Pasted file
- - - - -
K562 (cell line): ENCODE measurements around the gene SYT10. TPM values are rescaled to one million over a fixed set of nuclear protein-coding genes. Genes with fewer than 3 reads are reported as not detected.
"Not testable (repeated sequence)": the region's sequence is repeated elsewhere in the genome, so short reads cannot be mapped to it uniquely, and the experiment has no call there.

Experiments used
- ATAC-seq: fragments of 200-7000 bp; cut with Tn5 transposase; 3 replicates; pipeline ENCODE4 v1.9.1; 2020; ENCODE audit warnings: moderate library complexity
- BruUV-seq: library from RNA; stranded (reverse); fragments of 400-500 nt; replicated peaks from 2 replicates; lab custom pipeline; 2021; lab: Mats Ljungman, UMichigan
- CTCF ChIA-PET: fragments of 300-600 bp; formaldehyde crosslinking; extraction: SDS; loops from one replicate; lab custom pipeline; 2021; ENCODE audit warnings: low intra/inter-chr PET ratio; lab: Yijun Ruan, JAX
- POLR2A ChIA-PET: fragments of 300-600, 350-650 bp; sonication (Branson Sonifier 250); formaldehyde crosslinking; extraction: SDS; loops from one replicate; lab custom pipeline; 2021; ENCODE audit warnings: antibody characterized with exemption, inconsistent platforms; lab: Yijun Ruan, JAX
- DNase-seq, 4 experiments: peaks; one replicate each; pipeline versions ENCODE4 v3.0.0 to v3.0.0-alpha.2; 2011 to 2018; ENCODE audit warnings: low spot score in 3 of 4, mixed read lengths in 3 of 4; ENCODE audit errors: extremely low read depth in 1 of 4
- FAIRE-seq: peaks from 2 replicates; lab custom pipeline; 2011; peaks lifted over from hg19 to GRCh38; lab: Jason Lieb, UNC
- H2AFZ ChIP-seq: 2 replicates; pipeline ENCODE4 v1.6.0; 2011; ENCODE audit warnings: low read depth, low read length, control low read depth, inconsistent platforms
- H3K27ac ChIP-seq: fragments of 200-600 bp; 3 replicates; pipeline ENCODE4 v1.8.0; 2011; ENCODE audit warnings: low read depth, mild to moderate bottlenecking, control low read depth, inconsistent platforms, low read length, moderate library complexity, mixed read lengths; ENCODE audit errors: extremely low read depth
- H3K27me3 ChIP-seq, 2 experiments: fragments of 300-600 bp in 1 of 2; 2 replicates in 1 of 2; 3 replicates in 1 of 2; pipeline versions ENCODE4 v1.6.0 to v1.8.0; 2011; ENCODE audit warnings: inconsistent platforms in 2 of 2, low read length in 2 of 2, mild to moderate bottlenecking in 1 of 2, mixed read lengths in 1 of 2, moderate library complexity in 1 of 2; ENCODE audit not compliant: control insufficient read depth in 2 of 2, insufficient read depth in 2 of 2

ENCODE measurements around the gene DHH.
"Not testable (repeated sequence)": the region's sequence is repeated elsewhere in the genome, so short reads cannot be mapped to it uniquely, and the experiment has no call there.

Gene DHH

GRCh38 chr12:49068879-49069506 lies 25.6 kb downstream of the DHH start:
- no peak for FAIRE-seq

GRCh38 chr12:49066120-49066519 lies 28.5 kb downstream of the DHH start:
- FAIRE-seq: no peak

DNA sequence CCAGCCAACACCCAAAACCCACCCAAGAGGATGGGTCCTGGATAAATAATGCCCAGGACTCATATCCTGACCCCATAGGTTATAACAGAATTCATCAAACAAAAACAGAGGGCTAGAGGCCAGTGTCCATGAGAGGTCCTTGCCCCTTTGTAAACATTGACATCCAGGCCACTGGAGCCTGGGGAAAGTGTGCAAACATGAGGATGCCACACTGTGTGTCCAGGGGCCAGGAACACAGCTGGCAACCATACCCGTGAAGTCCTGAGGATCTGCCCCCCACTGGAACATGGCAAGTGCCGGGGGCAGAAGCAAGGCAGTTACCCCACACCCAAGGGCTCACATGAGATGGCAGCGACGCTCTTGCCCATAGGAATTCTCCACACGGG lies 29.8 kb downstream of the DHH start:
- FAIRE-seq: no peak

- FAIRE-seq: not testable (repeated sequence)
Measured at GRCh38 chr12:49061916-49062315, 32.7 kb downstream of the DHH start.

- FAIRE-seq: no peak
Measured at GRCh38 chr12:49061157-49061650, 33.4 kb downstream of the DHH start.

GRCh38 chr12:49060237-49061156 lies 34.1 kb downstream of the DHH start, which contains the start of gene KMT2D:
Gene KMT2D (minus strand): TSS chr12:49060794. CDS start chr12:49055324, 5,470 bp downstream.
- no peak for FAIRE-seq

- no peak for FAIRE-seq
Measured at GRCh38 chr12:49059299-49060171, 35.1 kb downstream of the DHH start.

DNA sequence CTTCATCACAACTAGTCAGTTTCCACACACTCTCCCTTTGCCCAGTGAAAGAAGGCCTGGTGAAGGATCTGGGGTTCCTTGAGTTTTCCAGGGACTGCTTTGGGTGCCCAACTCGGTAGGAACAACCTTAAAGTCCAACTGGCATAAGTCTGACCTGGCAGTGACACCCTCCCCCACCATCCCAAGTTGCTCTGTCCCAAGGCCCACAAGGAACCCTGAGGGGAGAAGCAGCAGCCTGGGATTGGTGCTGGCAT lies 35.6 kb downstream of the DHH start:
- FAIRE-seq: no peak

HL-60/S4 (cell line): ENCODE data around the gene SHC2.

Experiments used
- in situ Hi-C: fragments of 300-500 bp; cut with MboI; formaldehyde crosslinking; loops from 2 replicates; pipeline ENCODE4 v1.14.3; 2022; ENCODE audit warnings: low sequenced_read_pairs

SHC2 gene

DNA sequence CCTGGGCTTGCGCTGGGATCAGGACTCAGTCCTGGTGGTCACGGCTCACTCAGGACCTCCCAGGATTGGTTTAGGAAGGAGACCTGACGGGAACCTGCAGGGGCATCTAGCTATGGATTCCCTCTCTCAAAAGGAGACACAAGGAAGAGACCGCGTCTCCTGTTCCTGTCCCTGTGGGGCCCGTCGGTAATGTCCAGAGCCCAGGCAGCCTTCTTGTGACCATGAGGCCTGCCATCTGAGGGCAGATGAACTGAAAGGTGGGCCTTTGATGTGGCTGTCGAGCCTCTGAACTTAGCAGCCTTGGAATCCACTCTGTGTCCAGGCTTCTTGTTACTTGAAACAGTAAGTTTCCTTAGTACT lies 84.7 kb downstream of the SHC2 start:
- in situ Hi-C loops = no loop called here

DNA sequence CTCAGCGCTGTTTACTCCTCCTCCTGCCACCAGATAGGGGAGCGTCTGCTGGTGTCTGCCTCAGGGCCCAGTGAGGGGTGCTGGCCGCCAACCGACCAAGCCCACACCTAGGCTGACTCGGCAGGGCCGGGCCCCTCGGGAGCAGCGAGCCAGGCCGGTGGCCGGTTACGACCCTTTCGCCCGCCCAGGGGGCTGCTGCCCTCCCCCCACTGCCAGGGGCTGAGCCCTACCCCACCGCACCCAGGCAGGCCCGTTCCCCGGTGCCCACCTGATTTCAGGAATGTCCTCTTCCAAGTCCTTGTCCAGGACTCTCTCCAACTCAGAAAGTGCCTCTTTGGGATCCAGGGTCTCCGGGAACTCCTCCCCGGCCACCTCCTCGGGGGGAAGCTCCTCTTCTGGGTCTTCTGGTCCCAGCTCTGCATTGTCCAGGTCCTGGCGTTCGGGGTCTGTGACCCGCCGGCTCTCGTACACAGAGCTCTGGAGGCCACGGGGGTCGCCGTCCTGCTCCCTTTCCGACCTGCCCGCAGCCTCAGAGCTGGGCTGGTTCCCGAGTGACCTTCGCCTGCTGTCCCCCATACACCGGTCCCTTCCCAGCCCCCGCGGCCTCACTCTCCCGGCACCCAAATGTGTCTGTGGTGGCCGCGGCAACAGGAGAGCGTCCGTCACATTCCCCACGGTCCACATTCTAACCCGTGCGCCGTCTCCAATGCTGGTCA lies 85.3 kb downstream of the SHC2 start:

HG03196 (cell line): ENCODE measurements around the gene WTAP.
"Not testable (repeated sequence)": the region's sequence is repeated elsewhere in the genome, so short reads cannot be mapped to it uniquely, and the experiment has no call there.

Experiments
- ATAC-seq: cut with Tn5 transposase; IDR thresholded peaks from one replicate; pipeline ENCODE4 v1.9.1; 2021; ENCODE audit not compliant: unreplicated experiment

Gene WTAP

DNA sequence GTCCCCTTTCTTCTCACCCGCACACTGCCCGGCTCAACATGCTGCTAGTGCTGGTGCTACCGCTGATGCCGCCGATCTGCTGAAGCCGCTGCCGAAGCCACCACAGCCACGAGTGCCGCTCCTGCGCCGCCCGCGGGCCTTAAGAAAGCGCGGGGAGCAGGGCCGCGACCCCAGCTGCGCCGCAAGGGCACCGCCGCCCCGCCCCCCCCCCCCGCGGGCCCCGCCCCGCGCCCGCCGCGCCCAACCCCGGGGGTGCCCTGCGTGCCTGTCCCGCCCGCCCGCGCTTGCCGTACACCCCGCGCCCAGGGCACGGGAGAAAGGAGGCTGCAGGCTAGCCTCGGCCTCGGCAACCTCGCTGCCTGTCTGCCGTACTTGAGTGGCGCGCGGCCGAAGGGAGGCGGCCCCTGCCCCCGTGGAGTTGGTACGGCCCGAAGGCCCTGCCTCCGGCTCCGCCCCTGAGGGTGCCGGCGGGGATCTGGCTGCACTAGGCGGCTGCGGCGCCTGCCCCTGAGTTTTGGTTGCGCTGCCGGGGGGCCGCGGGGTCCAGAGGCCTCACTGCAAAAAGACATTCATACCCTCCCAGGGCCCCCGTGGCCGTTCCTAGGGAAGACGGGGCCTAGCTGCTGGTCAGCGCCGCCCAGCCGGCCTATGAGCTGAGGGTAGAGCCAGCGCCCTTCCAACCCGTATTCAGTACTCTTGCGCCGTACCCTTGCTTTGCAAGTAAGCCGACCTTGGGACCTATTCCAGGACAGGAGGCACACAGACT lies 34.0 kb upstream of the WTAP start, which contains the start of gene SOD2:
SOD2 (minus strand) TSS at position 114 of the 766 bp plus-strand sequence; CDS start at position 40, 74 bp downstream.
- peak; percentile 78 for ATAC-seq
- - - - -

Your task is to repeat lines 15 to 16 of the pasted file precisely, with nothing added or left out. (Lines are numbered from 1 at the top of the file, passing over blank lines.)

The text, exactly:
Gene DHH

GRCh38 chr12:49068879-49069506 lies 25.6 kb downstream of the DHH start: